Those who know me and have worked along with me may laugh at this but it just goes to illustrate my point better – whenever one sets out on a creative process, the core objective of the creativity must be understood first or it’s just taking a dump on a canvas. Oh yes, some “artist” actually does this, he defecates paint on a large canvas and these works of art actually sell. But if making money was his intention then at least he has reached his objective, dubious as it may be, to con the crap out of himself.
Some of us, not all, have an urge to say something through art, to tell a story. Could be a poem or a photograph, could be a movie or a meme, maybe document or a song, it’s all the same. And when the muse sets in and tingles our tummies we just have to vomit it out. Even then the core objective is just to “get it out” and there is nothing wrong with that, in fact its quite noble, art for art’s sake.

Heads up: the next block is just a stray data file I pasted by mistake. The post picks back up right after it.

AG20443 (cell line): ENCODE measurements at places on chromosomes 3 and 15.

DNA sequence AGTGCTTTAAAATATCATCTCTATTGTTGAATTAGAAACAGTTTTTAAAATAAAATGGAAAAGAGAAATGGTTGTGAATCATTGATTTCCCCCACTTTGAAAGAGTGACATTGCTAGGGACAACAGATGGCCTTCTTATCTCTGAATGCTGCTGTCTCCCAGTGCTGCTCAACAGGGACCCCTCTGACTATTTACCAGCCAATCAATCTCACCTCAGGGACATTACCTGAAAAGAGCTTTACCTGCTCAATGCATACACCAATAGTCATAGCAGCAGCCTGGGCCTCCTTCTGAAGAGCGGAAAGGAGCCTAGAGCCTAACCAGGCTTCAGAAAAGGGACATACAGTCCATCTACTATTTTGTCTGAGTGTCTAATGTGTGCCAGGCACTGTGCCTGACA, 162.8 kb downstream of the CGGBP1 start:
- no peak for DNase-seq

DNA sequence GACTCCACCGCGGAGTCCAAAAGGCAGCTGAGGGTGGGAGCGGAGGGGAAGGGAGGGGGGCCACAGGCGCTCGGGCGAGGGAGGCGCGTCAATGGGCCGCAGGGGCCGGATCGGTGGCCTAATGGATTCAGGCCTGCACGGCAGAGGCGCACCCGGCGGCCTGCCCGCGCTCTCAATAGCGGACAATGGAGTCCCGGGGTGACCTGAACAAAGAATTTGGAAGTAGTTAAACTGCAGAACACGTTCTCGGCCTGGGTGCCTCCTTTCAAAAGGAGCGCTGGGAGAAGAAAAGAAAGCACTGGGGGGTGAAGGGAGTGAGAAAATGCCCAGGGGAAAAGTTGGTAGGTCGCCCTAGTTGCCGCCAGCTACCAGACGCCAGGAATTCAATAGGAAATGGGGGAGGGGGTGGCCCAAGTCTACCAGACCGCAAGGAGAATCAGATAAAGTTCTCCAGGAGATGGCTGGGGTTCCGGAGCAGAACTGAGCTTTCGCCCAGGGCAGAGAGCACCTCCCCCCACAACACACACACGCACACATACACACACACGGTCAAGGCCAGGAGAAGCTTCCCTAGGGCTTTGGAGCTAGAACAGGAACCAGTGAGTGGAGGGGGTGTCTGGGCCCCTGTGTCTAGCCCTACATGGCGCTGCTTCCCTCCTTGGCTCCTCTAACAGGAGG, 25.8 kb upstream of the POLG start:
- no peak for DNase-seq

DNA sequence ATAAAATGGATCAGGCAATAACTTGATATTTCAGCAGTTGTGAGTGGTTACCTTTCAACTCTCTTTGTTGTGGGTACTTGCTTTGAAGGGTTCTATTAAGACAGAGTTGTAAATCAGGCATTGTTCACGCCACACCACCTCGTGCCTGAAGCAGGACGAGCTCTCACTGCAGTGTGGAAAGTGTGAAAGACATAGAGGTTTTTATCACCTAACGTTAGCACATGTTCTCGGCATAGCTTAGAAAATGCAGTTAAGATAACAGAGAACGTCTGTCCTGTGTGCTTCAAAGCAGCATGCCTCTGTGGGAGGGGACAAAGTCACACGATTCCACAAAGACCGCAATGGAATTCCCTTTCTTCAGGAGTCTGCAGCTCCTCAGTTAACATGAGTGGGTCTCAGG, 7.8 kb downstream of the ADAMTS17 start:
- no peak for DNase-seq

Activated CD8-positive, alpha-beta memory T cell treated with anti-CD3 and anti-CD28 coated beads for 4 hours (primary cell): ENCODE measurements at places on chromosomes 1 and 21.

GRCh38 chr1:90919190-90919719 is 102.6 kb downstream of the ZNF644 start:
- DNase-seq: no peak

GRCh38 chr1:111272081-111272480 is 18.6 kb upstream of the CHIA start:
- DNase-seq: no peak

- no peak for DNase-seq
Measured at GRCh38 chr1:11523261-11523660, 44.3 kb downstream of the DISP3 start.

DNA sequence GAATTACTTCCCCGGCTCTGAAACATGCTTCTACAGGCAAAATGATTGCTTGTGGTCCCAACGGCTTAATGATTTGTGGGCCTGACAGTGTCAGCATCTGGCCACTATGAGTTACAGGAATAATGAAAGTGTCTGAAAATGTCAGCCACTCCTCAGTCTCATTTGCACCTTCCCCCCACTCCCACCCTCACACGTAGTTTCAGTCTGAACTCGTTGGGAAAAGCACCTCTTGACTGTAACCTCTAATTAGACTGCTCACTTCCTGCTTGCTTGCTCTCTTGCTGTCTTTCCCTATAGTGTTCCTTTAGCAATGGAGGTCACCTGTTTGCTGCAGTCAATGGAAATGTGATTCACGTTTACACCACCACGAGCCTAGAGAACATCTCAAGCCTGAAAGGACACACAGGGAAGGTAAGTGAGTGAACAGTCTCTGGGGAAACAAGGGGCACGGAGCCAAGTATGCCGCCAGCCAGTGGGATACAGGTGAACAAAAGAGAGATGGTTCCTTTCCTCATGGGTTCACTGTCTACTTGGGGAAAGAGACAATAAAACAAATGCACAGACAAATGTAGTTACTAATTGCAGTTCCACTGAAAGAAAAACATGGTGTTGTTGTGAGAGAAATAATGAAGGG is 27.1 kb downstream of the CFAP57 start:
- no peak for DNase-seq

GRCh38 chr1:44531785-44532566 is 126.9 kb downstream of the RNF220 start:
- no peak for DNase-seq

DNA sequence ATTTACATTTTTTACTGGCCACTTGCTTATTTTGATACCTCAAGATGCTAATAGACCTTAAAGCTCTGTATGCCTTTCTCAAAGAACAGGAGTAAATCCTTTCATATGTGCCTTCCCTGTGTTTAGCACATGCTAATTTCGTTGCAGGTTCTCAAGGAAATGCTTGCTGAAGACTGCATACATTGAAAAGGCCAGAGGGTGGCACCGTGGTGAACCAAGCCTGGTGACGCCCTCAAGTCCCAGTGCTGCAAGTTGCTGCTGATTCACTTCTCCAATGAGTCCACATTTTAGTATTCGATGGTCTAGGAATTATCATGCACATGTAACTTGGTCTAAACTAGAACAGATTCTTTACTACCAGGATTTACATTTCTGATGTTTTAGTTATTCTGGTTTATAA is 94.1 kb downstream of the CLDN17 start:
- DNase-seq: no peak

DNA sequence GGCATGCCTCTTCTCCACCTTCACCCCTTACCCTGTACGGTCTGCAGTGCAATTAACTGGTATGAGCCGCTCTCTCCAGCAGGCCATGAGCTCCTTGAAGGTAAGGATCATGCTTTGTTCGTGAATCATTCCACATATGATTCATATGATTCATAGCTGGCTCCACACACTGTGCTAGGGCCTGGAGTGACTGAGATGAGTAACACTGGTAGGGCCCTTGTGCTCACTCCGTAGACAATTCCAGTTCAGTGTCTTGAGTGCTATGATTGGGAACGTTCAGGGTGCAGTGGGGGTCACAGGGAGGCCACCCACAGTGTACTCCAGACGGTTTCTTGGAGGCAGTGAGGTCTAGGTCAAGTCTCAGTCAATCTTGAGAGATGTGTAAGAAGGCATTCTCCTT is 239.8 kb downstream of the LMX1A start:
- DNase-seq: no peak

But for some of us who work in a creative field, the objective is sometimes lost. Sad but true, if we work there then the objective, the ultimate goal is to make money and survive on whatever creativity we do. Again noble, but many times misunderstood. Confusion sets in when the work gets questioned, criticised and rejected or even approved. Ad men (and women) will whine it’s often the daftest work that clients approve but that just goes with the territory.
Creativity for creativity’s sake is fine for amateurs but for the pros it’s not an option. That’s why I tell people I work with, get to the core of the task, what is the reason it is being done, what is the benchmark of success, and also what is the objective.
— Vehrnon Ibrahim (m firstname.lastname@example.org)
Full Service Broadcast Radio Consultant